In our last post, we shared the exciting news with you about Dilla’s, Mawa’s and Jeliva’s upcoming move to a sanctuary island. We will tell you all about our first attempt to transfer orangutans since the coronavirus pandemic’s outbreak soon. So, what happened to Dilla and Delilah?
But first, we would like to give you an update that many of you have been waiting for. For those of you who watched ‘Orangutan Jungle School’ on Stan, the last you may have seen of Dilla and Delilah was when young mother Dilla was reunited with her previously rejected daughter. It appeared as if Dilla was warming to touch of tiny Delilah for a short time, but, unfortunately, despite our best efforts, the bond never truly formed.
For the safety of young Delilah, our animal care team had no choice but to make the hard decision to put Delilah under the care of BOS Foundation surrogate mothers. We speculate that due to her own traumatic, motherless past, Dilla was simply not ready to be a mother to her child.
While all orangutans in BOS Foundation care have a tragic backstory, Dilla had a particularly rough start at life. When she was rescued, Dilla was estimated to be almost five years old, but she had spent over four years in captivity at the hands of humans. Most orangutans are only subjected to several months before they are surrendered or reported, but poor Dilla withstood the ordeal for many years. When she arrived at the Nyaru Menteng Orangutan Rehabilitation Centre, she was in questionable physical condition as we quickly found her to be blind in her left eye, due to untreated cataracts.
When an orangutan enters our care with as much trauma as Dilla, we know it will be a challenge to rehabilitate them, and it appears it also prevented Dilla from caring for her daughter. With Delilah under the care of surrogate mothers, we could fully focus on Dilla’s rehabilitation. After a time in the socialisation complex, we moved Dilla to a pre-release island to hone her skills, but again, things did not go as planned.
On the island, Dilla shined as an active orangutan and excellent climber, but sadly, she did not appear to be learning new skills or even using her old ones. Instead of foraging for wild foods, Dilla tried to rely on the supplemented food for almost all of her diet. She also struggled with appropriate socialisation with other orangutans and ultimately failed to compete with them for food. This combination led to Dilla losing an unhealthy amount of weight and eventually contracting worms.
The team had to remove Dilla from the island for treatment and give her island spot to another orangutan and with greater potential for being released. They decided that Dilla was more suited for life on a sanctuary island, where there is less competition with other orangutans. Also, the technicians can provide her with even greater support to make up for her lacking skillset. On a sanctuary island, despite being unable to overcome the trauma of her past initially, Dilla will still be able to live out a natural life. And maybe, just maybe, still develop skills over the years so that she can return to a true forest.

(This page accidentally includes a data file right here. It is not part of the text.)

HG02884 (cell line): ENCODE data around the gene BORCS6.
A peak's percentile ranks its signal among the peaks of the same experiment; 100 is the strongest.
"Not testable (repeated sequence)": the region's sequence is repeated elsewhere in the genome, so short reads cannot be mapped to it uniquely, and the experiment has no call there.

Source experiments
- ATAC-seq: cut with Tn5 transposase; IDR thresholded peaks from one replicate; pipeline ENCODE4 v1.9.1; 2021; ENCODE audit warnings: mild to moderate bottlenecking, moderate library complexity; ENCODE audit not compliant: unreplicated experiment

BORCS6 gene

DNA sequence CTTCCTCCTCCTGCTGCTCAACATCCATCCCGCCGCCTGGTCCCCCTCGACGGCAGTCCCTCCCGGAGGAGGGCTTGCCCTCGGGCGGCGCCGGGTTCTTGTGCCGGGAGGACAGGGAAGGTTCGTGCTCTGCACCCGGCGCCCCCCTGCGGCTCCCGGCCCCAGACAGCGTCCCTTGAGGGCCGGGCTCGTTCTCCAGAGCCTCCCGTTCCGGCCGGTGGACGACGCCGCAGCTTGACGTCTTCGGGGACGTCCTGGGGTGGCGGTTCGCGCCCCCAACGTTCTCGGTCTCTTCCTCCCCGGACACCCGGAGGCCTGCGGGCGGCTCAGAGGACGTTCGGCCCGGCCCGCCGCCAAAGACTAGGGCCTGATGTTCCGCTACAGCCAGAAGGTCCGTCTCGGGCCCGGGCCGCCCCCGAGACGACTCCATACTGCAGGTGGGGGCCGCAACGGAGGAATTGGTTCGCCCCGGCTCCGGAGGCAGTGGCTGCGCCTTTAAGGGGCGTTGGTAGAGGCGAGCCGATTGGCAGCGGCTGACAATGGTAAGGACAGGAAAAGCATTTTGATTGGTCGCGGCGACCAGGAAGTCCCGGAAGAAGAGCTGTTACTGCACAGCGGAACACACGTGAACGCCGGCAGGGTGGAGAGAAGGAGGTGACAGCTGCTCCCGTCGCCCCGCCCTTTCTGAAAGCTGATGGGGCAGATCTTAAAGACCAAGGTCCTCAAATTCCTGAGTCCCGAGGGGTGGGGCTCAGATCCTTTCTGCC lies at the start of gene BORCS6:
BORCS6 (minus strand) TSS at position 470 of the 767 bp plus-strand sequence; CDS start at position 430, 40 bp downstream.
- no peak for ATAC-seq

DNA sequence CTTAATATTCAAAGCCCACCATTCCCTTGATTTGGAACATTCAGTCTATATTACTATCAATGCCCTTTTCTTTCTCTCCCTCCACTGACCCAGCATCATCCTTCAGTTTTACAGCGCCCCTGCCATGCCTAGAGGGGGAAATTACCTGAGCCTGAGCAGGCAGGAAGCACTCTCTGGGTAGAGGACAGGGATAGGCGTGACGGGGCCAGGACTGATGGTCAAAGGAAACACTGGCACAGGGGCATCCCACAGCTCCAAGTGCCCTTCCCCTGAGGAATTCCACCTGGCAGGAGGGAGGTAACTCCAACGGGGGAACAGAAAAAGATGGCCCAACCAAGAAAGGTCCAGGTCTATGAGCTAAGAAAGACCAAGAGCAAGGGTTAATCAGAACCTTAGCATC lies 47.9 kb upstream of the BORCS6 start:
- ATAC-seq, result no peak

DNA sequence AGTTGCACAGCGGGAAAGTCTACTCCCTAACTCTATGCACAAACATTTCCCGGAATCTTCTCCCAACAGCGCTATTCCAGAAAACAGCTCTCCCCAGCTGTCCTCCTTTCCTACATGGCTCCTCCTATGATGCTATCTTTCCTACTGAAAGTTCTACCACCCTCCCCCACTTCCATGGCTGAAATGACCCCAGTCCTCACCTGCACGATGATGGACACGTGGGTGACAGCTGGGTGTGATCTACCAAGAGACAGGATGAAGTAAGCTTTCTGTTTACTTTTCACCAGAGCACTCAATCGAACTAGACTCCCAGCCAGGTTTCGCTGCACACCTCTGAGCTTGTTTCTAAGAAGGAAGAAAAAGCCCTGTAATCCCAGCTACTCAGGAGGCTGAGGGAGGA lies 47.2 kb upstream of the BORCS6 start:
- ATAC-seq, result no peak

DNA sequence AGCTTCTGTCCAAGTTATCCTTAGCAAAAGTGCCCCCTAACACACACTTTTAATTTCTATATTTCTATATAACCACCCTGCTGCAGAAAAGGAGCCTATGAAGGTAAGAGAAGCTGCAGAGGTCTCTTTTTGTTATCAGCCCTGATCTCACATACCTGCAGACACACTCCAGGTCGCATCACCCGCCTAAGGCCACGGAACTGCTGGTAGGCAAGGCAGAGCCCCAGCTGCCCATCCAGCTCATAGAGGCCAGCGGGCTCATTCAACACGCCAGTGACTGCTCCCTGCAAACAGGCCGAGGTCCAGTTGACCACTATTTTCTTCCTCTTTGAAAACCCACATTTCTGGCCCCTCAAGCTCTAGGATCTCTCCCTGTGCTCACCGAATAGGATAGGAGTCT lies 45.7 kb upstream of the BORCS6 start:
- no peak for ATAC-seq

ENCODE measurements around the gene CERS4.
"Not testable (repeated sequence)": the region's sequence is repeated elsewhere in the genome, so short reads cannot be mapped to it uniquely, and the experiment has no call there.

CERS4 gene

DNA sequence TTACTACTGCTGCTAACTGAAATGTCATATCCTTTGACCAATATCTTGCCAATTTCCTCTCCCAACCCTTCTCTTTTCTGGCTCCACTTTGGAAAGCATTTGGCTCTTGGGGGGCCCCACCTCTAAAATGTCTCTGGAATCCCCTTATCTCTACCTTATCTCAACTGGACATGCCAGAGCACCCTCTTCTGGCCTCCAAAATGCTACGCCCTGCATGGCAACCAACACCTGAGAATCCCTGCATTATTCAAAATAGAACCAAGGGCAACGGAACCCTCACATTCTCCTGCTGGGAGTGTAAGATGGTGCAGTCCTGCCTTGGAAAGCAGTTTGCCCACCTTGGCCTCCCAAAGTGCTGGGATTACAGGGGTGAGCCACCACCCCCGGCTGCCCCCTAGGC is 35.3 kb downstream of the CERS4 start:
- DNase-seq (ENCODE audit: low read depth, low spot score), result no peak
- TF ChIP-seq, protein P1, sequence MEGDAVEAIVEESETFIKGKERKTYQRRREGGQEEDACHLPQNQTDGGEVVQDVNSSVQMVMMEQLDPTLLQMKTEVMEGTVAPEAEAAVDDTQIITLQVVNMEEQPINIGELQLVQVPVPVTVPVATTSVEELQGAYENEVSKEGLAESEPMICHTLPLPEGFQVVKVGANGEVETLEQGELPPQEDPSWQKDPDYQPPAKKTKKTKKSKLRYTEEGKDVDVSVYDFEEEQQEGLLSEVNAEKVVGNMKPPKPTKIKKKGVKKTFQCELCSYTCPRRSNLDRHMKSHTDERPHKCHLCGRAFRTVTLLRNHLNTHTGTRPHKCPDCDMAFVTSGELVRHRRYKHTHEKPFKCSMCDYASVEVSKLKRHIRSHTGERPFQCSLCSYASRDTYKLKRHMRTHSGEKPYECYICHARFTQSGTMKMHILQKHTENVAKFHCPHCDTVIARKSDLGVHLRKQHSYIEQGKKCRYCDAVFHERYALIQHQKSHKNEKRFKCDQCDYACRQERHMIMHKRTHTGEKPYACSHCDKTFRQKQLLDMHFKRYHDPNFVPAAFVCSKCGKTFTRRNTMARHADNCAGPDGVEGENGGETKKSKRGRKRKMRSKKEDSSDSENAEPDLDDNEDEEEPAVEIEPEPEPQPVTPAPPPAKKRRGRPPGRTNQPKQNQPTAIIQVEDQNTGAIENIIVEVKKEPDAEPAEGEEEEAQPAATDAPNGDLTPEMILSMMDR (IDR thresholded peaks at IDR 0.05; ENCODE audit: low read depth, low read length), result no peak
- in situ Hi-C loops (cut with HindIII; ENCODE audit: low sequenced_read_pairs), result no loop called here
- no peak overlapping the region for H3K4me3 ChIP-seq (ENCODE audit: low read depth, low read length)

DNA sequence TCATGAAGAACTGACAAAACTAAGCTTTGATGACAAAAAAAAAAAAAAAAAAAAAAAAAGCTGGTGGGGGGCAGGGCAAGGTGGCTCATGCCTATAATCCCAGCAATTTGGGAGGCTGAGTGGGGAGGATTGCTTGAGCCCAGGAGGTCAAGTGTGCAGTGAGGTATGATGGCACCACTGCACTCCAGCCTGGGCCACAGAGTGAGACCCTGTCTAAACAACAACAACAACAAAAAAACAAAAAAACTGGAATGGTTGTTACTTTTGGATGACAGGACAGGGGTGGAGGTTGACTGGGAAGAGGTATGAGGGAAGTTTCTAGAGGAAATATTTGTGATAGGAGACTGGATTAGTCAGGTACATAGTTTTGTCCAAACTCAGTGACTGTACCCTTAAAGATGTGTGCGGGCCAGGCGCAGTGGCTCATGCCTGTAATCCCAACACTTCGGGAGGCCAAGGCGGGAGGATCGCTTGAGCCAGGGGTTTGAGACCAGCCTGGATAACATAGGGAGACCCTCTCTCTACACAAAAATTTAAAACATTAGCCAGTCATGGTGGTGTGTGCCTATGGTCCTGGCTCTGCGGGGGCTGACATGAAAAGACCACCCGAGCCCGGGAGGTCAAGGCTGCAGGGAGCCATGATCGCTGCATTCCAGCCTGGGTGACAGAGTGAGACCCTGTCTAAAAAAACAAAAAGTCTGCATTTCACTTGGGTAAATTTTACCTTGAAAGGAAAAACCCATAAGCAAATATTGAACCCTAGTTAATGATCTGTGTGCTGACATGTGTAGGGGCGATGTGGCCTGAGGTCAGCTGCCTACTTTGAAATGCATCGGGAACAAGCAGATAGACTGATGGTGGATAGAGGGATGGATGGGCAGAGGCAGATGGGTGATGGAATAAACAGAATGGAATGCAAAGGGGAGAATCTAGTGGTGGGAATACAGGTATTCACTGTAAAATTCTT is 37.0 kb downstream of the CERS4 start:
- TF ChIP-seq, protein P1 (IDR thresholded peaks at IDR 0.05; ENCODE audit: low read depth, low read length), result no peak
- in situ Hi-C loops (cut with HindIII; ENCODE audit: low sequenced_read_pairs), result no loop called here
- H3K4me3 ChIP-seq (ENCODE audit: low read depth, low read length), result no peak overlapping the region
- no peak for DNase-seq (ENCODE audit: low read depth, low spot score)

As Dilla has been busy working on her rehabilitation, our dedicated surrogate mothers have been taking care of Delilah around the clock, teaching her how to be an orangutan. As Delilah was still a newborn when Dilla rejected her, she never showed signs of trauma in the nursery. She instantly bonded with the surrogate mothers who stepped in to ensure they met her psychological needs.
Delilah is now 2.5 years old and already showing promise in her forest school lessons. Of the 14 students in the nursery, Delilah is one of the most capable. She is not only active but shows no fear when in her forest home. Every day, she leaves the safety of her surrogate mothers and takes to the trees. Right now, her record is climbing over 20 metres into a tree; very impressive for someone under the age of three. Once in the canopy, Delilah typically chooses to spend her day there, only descending when the surrogate mothers offer fruit or milk. She is also a social individual as she has befriended each and every orangutan in the nursery!
Although her own mother will not raise Delilah, she lacks the intense traumatic memories that torment so many other orangutans in rehabilitation, including Dilla. This, combined with her outgoing personality, fearless adventuring, and avid curiosity, leads us to believe that Delilah is already on the path towards being a release candidate in the future.
In life, few things go to plan, and this holds especially true for orangutans undergoing rehabilitation. At BOS Foundation, we will always do all we can to give them the best possible outlook for their futures, but this can mean something different for every individual. In the case of Dilla and Delilah, we will not be reporting the ‘ideal’ ending of a mother raising her daughter in a wild forest, but we are just as proud of them for the progress that they have both made despite the adversity they faced.
Check out this short video about Dilla and Delilah, who now each go their own unique way towards a better future.